Top role-specific CBs
Unique secondary players like Casey Hayward serve pivotal functions
- AP Photo/Charles Rex ArbogastCasey Hayward, who had six picks last season, has quickness and agility to move laterally.
Casey Hayward, the Packers talented cornerback, started just seven games during his inaugural NFL season in 2012, but just five Packers defenders played more snaps than Hayward's 683 (according to Football Outsiders), roughly 63 percent of all defensive plays during the regular season.
Injuries thrust Hayward into a starting role on occasion, but for much of 2012, he was a third cornerback, called upon to fill what many refer to as the "Star" role. That a team's Star routinely plays more snaps than some of its front seven players (typically rotational defensive linemen) is an illustration of the passing trend that has gripped the NFL in recent years.
Teams don't need just quality cornerbacks, they need multiple quality cornerbacks.
Complicating the matter is that cornerbacks are hard to find. Some personnel men believe it's the most difficult position to scout on defense.
There are many desirable traits among the ideal cornerback -- reactive athleticism, instincts, ball skills and route recognition among them -- but not all cornerbacks are built the same. Size, speed and frames vary among cornerbacks, as do the ways teams use them within their defensive schemes.
While a player like Darrelle Revis is regarded to be at the top of his craft for his ability to take on just about any assignment for his position, there are others who thrive in specific niches. The ability of teams to identify those CBs and maximize their specific skill sets is imperative in today's NFL. And that context also casts some light on players who may not be mentioned in the same breath as Revis, but who deserve high praise for strong contributions in their own little niche.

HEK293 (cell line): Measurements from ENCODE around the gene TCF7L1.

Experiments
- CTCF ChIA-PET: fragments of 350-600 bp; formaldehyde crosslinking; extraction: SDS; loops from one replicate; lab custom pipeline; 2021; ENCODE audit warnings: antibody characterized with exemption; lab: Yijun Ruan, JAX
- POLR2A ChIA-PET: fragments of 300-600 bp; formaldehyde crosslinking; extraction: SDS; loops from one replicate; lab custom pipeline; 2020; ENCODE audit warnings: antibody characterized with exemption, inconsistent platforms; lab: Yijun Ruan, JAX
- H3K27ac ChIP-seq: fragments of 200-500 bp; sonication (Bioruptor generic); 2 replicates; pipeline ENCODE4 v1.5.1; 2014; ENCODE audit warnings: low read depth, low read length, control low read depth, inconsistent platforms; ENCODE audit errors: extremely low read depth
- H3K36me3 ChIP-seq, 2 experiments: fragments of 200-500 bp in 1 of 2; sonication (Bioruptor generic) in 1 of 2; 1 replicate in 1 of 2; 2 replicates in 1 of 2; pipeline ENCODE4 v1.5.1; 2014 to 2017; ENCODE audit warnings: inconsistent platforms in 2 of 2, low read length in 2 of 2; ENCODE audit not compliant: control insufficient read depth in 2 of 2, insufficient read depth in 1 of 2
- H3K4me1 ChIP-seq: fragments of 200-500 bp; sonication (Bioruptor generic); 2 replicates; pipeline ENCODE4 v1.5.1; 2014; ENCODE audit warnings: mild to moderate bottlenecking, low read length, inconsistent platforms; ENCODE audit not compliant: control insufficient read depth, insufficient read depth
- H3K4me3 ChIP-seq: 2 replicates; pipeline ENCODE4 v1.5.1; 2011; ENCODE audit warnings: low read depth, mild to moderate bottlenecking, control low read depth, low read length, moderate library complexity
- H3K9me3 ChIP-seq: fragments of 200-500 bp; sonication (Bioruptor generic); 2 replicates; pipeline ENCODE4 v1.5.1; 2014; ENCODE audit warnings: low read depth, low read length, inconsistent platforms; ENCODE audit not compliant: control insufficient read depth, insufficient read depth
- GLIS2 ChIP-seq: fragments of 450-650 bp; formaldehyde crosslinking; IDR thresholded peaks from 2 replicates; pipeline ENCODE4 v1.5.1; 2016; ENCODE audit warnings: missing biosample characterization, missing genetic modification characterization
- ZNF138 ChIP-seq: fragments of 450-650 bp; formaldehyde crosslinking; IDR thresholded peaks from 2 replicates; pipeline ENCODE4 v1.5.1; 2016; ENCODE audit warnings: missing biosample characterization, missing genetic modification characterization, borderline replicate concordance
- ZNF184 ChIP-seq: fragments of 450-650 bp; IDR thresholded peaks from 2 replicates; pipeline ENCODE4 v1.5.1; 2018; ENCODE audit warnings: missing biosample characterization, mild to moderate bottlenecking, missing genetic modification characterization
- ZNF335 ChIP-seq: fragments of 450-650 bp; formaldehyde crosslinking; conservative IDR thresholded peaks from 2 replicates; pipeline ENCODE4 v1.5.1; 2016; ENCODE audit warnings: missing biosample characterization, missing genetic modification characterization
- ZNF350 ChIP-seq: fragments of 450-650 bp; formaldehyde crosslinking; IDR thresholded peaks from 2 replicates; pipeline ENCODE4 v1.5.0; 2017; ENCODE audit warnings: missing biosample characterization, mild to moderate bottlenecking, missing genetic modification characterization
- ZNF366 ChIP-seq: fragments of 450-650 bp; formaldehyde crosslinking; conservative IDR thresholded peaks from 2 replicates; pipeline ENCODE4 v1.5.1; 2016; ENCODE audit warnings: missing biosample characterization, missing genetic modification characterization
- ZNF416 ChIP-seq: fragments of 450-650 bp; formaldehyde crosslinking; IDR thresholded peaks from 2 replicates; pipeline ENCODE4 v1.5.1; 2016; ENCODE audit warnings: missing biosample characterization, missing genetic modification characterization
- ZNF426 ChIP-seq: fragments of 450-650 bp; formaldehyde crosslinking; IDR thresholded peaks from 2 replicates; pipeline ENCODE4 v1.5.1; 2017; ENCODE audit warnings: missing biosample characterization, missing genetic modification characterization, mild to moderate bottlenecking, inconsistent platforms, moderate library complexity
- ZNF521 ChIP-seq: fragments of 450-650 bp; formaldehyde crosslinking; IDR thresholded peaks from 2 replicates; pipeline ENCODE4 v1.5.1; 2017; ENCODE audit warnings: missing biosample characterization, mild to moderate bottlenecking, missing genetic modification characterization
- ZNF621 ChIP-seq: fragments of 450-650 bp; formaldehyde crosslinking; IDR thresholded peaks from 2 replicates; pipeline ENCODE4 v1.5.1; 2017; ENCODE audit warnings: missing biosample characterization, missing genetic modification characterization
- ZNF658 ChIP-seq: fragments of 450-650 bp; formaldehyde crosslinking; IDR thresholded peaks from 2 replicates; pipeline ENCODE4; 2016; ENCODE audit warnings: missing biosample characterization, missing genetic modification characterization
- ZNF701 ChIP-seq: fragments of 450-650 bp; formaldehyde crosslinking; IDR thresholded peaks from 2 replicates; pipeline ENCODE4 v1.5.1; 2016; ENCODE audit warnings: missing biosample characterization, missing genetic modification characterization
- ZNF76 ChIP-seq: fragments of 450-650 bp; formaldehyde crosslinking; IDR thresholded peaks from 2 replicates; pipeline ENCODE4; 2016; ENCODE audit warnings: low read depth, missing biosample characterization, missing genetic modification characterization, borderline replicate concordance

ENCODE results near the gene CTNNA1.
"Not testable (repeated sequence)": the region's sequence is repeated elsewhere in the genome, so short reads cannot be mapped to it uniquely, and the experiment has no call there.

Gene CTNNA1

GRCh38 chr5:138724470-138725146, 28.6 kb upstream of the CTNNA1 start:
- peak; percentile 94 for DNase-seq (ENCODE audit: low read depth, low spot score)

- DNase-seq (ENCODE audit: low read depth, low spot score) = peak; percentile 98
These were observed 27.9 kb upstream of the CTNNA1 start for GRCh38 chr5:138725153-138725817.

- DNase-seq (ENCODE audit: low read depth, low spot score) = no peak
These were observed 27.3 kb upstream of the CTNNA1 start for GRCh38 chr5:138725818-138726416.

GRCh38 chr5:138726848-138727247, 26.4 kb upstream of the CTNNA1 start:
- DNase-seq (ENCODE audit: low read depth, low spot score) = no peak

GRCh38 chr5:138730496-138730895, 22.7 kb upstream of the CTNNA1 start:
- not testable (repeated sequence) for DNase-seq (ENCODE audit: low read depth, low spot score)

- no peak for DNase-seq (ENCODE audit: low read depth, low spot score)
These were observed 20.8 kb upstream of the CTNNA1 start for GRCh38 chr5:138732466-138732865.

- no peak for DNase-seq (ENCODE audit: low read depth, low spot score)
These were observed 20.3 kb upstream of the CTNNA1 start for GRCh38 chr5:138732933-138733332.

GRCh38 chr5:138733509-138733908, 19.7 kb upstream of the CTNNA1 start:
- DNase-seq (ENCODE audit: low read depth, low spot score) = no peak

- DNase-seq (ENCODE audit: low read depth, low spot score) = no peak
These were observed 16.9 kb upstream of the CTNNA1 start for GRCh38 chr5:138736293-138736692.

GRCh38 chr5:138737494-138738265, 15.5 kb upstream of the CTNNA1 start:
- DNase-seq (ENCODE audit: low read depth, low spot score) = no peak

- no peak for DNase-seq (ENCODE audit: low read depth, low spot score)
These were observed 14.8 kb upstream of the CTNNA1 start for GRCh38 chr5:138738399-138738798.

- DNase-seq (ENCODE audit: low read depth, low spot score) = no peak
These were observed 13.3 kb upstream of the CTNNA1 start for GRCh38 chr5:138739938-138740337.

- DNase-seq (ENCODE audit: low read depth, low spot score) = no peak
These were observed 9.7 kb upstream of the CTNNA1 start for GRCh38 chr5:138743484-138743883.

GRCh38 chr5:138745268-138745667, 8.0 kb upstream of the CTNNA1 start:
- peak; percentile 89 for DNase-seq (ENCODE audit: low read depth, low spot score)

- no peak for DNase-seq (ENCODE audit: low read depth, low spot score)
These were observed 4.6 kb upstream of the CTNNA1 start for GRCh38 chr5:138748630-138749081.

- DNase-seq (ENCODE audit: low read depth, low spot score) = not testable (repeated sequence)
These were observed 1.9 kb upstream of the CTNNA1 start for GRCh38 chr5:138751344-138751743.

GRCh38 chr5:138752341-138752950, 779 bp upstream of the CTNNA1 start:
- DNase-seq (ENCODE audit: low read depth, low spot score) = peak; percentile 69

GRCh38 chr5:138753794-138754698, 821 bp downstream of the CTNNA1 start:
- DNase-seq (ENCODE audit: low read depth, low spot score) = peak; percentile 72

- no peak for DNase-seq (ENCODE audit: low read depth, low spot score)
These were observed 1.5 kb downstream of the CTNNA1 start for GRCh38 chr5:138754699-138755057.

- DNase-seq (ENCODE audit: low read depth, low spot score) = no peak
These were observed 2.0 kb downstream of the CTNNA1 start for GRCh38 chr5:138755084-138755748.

Below are five examples of different types of cornerbacks who have particular success within a certain role. (Note: Their contributions could extend beyond those roles.) Each serves a valuable function within their defense, but none plays a carbon copy game of the others.
1. Press-man cornerbackExample player: Brandon Browner, Seattle Seahawks
Role description: Browner, an imposing 6-foot-4, 221-pounder, is one half of perhaps the best cornerback duo in football. Seattle relies heavily upon single-high safety schemes and is unafraid to put their cornerbacks on an island on the perimeter and assign them the task of isolating on a receiver. Browner has the unique length and power to jam a receiver at the line of scrimmage, the swivel in his hips to turn and run when a receiver works past his press and the on-ball skills to make competitive catch situations a nightmare for receivers. Browner's length allows him to lean on receivers early in their routes while also helping to mitigate his modest straight-line speed (4.63 40 time).
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